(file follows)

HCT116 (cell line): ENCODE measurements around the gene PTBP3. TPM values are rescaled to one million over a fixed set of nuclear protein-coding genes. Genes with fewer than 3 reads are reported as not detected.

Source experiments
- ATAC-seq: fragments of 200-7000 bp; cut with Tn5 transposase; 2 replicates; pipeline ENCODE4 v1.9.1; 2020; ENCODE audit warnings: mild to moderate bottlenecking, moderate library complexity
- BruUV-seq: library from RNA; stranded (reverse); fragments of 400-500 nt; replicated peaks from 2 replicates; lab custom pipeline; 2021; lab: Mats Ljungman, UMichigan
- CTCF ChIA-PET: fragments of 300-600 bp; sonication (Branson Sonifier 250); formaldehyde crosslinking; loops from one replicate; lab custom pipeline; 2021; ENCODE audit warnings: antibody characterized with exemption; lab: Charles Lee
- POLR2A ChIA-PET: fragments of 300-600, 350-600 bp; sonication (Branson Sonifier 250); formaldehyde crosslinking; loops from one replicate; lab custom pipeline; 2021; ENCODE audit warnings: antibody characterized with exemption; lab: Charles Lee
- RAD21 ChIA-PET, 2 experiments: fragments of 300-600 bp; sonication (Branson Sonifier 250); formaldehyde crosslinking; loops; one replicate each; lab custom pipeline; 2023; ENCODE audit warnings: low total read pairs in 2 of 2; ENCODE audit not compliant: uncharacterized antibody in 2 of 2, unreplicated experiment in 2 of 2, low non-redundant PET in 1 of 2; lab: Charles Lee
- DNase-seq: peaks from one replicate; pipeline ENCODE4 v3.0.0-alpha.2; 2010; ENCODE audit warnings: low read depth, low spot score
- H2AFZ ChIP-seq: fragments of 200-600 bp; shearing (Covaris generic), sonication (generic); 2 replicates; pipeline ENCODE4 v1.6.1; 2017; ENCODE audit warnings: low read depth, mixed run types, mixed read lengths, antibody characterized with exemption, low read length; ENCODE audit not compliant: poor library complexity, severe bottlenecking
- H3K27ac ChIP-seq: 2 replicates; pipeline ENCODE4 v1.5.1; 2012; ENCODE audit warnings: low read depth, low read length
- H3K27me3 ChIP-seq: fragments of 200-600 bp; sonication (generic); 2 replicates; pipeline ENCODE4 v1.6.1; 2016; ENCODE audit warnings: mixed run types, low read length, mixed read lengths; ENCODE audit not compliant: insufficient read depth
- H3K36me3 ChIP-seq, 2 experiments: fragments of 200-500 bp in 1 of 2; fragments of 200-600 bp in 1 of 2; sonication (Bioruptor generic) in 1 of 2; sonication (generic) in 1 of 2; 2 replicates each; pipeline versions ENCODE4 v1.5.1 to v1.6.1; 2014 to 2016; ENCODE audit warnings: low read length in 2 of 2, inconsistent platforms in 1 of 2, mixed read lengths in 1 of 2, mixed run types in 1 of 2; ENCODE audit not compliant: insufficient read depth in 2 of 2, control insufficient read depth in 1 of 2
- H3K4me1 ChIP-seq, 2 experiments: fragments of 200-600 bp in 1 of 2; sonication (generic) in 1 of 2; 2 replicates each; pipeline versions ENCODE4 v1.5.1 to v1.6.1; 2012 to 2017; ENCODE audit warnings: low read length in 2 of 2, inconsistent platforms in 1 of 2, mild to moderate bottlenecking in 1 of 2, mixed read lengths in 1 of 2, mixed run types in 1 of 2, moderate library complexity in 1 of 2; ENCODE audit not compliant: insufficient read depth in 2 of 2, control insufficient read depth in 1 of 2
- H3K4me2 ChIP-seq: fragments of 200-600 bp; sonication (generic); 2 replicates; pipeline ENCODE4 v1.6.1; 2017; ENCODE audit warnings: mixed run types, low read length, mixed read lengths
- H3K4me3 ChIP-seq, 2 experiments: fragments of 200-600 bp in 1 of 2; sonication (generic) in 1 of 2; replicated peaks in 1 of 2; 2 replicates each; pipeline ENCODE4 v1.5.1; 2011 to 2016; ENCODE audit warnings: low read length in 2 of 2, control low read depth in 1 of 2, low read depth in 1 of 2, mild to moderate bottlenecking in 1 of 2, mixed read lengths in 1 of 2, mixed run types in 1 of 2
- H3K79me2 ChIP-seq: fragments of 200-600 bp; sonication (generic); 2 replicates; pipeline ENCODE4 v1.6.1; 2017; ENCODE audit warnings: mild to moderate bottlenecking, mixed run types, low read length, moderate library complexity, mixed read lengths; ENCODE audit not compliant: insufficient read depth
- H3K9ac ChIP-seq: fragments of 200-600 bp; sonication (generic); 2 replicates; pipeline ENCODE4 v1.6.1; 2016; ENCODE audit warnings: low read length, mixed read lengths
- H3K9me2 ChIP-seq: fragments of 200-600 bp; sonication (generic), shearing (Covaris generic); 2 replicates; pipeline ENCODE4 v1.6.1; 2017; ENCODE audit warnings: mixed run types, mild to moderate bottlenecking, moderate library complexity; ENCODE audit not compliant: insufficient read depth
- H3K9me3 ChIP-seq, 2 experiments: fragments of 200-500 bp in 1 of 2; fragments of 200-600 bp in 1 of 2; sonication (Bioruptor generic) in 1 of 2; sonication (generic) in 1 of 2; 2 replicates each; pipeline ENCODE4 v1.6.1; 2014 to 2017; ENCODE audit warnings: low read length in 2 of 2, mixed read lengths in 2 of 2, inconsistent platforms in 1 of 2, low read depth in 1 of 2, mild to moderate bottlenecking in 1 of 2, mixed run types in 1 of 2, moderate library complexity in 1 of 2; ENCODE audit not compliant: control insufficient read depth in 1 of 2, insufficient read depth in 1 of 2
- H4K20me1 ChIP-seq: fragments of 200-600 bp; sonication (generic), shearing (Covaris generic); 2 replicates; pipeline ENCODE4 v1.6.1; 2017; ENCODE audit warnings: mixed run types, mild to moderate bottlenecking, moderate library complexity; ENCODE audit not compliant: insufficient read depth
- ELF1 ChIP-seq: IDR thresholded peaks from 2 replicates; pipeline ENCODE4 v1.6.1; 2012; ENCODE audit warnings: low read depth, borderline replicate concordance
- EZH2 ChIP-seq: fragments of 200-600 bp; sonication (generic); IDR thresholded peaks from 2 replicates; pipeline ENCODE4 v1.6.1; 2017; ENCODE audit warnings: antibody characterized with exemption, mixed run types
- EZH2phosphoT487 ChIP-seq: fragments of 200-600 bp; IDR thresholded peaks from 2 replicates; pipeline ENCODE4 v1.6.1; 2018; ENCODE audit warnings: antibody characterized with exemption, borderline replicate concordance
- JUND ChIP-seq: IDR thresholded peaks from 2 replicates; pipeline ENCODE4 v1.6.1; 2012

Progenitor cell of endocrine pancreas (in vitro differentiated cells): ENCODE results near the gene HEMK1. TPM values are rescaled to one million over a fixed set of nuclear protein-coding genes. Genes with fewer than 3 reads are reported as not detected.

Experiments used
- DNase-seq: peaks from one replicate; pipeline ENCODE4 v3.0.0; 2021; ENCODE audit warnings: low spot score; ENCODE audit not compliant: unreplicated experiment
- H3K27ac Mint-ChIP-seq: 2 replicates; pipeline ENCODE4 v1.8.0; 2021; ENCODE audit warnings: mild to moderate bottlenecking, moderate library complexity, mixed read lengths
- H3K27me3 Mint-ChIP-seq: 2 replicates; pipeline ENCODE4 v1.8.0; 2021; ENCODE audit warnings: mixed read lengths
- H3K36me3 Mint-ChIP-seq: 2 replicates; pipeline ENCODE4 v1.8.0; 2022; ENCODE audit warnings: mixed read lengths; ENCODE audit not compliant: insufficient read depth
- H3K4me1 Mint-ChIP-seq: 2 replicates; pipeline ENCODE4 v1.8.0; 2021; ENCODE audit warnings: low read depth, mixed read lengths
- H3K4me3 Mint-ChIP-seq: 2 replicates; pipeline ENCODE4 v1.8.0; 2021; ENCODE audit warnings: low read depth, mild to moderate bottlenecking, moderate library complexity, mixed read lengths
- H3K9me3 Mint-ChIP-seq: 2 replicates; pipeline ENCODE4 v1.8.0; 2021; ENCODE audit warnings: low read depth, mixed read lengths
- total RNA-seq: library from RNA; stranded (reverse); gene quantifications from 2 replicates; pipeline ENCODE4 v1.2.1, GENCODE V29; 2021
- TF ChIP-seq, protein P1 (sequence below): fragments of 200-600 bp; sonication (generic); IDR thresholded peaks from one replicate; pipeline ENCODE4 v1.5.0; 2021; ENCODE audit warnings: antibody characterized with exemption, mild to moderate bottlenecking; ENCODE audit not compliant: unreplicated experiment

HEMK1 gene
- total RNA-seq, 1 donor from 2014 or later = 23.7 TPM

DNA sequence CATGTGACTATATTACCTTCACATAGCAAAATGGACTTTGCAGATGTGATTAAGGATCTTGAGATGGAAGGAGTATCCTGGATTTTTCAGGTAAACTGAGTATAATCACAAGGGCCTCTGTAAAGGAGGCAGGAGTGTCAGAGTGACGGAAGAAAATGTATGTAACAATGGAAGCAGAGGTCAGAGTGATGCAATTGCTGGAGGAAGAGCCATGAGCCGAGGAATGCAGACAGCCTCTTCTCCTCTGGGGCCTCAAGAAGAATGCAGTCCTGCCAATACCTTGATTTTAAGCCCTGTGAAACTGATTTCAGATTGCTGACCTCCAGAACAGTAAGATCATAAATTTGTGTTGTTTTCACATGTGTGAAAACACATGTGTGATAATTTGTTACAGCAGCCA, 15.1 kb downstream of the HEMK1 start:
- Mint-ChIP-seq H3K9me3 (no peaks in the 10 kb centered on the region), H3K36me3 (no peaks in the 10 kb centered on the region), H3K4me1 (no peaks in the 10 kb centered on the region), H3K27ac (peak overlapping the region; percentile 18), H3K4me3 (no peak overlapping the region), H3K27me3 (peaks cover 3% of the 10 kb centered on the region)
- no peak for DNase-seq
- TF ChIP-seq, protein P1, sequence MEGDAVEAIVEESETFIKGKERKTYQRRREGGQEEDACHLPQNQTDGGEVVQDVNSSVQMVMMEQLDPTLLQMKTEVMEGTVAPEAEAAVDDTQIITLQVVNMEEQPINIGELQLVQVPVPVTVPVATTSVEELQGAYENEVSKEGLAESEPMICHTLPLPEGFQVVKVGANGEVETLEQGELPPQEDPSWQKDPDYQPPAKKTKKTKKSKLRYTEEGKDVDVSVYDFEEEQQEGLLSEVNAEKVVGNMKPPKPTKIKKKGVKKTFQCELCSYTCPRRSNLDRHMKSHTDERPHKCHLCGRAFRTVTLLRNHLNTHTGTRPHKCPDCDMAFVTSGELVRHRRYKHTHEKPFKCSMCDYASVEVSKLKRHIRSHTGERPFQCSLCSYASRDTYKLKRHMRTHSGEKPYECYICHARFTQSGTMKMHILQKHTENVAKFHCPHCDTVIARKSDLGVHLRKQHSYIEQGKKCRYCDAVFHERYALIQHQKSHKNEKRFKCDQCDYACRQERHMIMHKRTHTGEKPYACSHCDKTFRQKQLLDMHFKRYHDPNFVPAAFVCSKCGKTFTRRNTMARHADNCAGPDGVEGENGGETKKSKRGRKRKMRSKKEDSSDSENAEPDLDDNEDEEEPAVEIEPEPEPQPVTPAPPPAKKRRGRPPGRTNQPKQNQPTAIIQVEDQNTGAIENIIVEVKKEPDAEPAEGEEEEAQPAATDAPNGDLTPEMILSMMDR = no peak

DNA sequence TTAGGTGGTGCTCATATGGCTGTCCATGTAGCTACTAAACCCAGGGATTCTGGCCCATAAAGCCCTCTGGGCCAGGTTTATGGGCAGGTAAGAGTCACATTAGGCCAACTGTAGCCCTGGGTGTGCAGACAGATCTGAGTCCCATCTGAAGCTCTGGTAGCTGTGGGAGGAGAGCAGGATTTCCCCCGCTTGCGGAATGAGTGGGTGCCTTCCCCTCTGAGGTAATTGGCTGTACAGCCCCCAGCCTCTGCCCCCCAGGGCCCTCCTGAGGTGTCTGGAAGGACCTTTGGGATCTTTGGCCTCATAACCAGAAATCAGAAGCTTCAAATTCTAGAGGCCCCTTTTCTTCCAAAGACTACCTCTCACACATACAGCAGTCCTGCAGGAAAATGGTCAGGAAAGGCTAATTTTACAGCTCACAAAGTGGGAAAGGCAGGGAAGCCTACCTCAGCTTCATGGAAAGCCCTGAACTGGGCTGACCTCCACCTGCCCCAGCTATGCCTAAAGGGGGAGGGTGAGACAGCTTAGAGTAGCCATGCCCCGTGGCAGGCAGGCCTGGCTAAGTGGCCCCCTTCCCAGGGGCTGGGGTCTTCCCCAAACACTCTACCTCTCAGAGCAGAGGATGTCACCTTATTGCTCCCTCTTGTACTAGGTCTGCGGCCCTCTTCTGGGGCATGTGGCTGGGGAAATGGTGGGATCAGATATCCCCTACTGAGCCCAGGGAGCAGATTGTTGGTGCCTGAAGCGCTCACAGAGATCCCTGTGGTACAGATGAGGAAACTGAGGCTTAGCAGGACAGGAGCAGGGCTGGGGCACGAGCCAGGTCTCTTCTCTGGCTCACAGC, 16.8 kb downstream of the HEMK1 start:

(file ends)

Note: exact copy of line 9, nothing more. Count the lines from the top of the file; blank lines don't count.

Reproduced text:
- H2AFZ ChIP-seq: fragments of 200-600 bp; shearing (Covaris generic), sonication (generic); 2 replicates; pipeline ENCODE4 v1.6.1; 2017; ENCODE audit warnings: low read depth, mixed run types, mixed read lengths, antibody characterized with exemption, low read length; ENCODE audit not compliant: poor library complexity, severe bottlenecking